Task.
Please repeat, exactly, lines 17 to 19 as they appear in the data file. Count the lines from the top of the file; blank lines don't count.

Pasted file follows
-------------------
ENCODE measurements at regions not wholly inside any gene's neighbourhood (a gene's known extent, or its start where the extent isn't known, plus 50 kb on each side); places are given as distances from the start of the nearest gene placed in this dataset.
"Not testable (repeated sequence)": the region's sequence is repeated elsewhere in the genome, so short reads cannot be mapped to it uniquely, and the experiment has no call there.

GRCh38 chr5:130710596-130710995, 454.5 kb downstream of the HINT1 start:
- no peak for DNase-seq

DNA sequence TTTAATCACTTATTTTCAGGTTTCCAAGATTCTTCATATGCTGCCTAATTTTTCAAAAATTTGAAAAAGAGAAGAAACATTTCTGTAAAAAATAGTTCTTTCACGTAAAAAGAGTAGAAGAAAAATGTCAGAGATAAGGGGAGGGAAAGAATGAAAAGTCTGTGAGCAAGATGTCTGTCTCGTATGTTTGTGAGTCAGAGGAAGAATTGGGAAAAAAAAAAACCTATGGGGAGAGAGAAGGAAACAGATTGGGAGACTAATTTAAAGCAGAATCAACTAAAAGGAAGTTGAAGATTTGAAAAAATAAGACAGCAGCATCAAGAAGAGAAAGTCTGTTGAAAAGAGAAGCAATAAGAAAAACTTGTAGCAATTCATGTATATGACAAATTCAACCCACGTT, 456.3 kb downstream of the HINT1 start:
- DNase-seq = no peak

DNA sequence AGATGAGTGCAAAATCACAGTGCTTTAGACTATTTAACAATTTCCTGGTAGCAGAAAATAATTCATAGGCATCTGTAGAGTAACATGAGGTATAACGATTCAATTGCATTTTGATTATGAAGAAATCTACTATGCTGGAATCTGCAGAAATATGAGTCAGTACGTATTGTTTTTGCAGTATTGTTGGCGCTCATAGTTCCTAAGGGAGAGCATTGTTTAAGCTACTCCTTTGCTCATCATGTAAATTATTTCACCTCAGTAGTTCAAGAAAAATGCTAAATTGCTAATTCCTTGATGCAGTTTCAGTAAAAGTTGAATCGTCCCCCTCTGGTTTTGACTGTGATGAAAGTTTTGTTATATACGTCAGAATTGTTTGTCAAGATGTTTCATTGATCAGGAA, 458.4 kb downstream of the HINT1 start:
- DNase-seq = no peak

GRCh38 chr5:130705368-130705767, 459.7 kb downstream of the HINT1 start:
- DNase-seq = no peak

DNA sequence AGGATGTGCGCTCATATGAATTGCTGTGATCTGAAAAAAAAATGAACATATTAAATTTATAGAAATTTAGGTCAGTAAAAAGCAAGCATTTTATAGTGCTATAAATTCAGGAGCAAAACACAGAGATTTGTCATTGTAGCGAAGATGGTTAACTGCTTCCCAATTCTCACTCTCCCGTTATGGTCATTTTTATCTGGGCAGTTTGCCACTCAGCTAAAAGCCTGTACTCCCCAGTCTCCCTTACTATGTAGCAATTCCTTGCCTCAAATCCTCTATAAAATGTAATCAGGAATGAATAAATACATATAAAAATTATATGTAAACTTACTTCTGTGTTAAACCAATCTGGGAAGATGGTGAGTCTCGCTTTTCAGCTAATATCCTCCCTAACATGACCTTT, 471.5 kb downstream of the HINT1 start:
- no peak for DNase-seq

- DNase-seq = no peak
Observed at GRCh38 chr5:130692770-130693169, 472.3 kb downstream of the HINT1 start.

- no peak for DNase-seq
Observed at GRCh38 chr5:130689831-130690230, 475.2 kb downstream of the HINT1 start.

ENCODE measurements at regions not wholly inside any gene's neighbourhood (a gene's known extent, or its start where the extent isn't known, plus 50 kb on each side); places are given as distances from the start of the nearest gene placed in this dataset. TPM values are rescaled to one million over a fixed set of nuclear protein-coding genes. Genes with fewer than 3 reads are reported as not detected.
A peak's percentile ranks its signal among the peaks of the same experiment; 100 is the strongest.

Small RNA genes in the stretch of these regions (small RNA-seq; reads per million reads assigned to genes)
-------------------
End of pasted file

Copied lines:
ENCODE measurements at regions not wholly inside any gene's neighbourhood (a gene's known extent, or its start where the extent isn't known, plus 50 kb on each side); places are given as distances from the start of the nearest gene placed in this dataset. TPM values are rescaled to one million over a fixed set of nuclear protein-coding genes. Genes with fewer than 3 reads are reported as not detected.
A peak's percentile ranks its signal among the peaks of the same experiment; 100 is the strongest.

Small RNA genes in the stretch of these regions (small RNA-seq; reads per million reads assigned to genes)